Barbier et Cie. was short lived.  Frédéric Barbier had four daughters and his daughter Louise married Joseph Bénard in 1890.  Monsieur Bénard joined the firm and the company name was changed to Barbier and Bénard by early 1894.


Paul Turenne joined the firm in 1897.  He married another of Barbier’s daughters, Lucie, in 1901.  The company then became known as Barbier, Bénard & Turenne.  The three letters (BBT) were first used in 1901, although the complete company name, Barbier, Bénard et Turenne, continued to be used on the company’s lens stampings and nameplates.  As the years passed, the letters BBT came to symbolize the firm and its products.  An interesting side note is that the French lighthouse authorities often referred to BBT as “La Bebete,” which means “the childish” in French.


A second factory was created in 1907 at Blanc-Misseron in the north of France, specializing in metal and mechanical parts.  This was the largest of the BBT factories and had over 700 employees.  The products produced at this location included lens frames, all styles of lamps, clockworks, lanterns and buoys. Blanc-Misseron also produced equipment for use in mines, chemical companies, and the aggregate business.  It performed all of the work with metal casting, shaping, and assembly and later it specialized in facilities for the separation and production of various industrial gases.  At the same time, the smaller factory in Paris with 250 workers became dedicated to the construction of Fresnel lenses and other optical equipment for lighthouses.  BBT purchased all of the glass used in its Fresnel lenses from Saint Gobain Glass in a preformed, although rough, state and then did the final polishing and assembly operations in its Paris factory.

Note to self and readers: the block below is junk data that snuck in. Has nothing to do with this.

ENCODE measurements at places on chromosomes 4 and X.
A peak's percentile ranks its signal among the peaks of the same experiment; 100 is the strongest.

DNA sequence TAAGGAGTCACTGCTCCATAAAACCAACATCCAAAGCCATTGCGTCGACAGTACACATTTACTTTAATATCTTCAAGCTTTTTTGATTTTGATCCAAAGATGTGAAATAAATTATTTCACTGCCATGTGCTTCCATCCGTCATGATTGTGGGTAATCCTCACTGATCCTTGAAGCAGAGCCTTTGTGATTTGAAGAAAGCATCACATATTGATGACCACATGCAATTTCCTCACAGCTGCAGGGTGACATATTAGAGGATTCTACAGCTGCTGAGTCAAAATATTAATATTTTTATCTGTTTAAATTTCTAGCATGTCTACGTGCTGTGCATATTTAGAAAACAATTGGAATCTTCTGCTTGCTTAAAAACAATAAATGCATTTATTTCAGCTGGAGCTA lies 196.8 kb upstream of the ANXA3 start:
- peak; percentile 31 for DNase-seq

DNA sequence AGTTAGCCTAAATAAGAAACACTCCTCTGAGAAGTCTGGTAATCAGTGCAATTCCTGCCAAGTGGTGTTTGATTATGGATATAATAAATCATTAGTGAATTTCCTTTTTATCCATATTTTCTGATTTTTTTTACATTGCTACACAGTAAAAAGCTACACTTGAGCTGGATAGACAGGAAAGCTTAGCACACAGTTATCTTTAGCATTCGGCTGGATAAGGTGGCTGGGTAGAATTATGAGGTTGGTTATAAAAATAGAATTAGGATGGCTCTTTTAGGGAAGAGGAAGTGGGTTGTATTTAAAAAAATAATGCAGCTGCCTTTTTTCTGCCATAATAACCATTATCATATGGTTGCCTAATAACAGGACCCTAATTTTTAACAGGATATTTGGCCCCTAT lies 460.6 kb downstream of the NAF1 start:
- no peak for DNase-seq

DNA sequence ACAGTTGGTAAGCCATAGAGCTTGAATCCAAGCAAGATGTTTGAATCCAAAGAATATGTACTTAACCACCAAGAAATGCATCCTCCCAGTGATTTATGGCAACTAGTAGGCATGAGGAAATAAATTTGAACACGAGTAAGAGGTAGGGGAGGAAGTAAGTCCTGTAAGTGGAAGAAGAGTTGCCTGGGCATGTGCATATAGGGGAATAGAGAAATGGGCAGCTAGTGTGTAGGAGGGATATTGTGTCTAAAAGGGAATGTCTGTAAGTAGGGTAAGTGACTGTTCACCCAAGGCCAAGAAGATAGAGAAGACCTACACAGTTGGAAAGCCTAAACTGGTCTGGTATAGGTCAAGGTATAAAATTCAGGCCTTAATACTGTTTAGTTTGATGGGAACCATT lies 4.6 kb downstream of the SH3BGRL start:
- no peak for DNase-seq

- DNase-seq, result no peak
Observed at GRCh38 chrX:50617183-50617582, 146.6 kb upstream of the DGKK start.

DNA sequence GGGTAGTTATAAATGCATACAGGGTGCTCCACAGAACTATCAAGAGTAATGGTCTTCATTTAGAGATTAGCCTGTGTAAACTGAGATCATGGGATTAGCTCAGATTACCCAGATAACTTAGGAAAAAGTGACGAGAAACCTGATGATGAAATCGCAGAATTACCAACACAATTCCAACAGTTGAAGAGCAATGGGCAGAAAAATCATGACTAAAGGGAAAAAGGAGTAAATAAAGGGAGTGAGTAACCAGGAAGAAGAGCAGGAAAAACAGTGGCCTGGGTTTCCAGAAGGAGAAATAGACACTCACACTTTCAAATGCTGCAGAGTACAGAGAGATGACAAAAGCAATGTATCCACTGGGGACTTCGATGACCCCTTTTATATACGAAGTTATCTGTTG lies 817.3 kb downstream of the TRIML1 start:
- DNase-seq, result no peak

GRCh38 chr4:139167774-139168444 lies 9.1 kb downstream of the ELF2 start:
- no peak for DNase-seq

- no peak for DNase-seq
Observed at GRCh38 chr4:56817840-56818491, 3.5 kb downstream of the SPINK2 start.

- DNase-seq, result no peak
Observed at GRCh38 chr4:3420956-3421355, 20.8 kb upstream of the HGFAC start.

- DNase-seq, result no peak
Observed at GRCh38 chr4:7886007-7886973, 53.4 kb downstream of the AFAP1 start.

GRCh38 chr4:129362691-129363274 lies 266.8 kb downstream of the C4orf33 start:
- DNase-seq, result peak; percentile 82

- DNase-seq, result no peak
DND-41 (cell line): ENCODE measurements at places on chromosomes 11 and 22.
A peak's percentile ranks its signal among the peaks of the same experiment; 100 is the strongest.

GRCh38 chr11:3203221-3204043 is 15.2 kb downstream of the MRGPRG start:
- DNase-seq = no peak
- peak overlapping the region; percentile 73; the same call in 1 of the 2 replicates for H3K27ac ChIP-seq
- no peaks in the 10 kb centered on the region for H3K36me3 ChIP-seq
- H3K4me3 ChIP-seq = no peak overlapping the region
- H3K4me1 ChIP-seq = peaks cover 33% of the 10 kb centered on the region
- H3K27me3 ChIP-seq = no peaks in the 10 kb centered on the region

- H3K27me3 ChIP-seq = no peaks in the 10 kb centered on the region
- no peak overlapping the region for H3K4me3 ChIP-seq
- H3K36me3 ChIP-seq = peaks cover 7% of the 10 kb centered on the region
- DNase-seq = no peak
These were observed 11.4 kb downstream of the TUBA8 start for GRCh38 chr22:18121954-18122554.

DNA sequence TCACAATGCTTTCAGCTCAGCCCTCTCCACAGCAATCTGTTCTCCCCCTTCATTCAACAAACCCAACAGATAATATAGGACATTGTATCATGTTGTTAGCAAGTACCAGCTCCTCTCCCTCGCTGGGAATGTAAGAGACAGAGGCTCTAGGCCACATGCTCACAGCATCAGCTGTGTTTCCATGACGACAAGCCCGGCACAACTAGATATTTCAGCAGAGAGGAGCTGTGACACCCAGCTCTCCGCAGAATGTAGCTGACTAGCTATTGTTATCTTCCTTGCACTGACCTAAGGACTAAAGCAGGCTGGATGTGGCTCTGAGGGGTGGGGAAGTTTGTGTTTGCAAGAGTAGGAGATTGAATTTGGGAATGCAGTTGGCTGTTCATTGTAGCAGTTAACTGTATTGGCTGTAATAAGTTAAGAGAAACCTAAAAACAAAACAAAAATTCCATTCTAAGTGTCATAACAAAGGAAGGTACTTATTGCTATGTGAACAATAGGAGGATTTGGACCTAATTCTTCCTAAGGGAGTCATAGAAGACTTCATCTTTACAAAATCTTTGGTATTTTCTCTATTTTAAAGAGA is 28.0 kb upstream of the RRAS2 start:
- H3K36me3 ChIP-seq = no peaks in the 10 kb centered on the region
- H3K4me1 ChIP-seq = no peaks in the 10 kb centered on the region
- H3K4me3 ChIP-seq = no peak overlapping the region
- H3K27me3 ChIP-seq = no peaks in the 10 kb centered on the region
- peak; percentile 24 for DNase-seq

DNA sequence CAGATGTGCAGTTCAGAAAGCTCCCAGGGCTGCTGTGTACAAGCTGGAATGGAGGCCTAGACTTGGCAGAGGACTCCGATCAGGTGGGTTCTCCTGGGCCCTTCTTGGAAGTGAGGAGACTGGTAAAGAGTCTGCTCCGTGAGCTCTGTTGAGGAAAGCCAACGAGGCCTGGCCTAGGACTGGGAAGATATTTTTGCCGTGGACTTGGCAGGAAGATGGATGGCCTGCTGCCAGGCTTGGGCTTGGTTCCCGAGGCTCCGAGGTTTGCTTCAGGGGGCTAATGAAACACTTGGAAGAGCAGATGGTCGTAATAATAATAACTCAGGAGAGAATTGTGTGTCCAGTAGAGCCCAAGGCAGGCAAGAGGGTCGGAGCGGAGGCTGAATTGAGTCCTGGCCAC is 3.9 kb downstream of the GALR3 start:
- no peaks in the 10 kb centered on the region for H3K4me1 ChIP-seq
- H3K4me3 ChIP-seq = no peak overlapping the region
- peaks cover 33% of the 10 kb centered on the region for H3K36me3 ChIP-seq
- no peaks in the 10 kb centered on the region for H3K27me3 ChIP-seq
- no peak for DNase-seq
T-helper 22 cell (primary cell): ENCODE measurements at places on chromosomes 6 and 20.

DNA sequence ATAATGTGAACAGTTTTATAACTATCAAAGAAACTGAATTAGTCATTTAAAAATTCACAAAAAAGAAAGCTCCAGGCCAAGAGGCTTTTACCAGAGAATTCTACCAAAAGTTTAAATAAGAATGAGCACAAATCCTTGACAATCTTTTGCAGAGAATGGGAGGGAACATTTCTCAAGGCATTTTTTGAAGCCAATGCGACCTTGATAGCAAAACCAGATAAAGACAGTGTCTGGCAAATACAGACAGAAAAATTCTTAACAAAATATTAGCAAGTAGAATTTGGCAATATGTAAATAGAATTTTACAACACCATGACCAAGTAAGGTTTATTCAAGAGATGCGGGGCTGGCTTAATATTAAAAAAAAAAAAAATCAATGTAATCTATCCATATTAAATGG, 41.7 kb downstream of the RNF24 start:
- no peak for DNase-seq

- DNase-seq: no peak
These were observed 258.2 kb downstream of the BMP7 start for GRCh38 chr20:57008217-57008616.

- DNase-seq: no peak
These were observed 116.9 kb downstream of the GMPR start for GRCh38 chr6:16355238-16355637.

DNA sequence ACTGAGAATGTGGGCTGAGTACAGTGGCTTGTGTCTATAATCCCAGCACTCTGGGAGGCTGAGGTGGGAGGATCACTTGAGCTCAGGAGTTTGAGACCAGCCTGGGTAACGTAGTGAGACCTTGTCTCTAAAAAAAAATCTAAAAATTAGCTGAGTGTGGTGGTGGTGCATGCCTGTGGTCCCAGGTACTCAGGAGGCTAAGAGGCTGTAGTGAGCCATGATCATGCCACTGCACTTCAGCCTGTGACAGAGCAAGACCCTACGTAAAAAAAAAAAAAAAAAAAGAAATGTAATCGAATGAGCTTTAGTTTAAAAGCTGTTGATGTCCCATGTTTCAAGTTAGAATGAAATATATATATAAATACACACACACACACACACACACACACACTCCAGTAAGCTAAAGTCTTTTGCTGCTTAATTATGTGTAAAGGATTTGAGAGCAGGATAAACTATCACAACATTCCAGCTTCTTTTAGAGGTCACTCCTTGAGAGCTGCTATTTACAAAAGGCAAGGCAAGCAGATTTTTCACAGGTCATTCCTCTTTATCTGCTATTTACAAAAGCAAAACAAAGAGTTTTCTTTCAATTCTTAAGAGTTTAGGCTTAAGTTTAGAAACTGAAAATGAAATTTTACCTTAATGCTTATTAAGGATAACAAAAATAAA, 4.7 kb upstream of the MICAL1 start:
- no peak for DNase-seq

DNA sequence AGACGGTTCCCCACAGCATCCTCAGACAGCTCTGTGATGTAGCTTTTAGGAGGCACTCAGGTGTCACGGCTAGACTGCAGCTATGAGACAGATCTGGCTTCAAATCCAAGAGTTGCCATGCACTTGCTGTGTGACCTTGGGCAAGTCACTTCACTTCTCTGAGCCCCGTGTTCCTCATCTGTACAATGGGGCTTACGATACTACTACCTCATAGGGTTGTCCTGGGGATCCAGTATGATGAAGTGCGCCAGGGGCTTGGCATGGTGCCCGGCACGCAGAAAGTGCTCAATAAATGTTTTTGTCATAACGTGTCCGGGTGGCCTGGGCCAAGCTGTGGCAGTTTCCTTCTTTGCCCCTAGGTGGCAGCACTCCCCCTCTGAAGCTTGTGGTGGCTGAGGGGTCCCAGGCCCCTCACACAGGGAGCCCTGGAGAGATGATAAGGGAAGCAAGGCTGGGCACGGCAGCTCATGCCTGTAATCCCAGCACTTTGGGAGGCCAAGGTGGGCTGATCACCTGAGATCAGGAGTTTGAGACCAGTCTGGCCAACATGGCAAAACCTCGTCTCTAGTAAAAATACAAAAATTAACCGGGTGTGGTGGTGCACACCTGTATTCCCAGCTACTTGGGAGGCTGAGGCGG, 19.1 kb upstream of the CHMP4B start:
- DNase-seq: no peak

BBT chose to specialize each of its factories on one group of products.  This allowed each factory to dedicate the training and increase the skills of workers and allowed for the specialization of machinery at each location.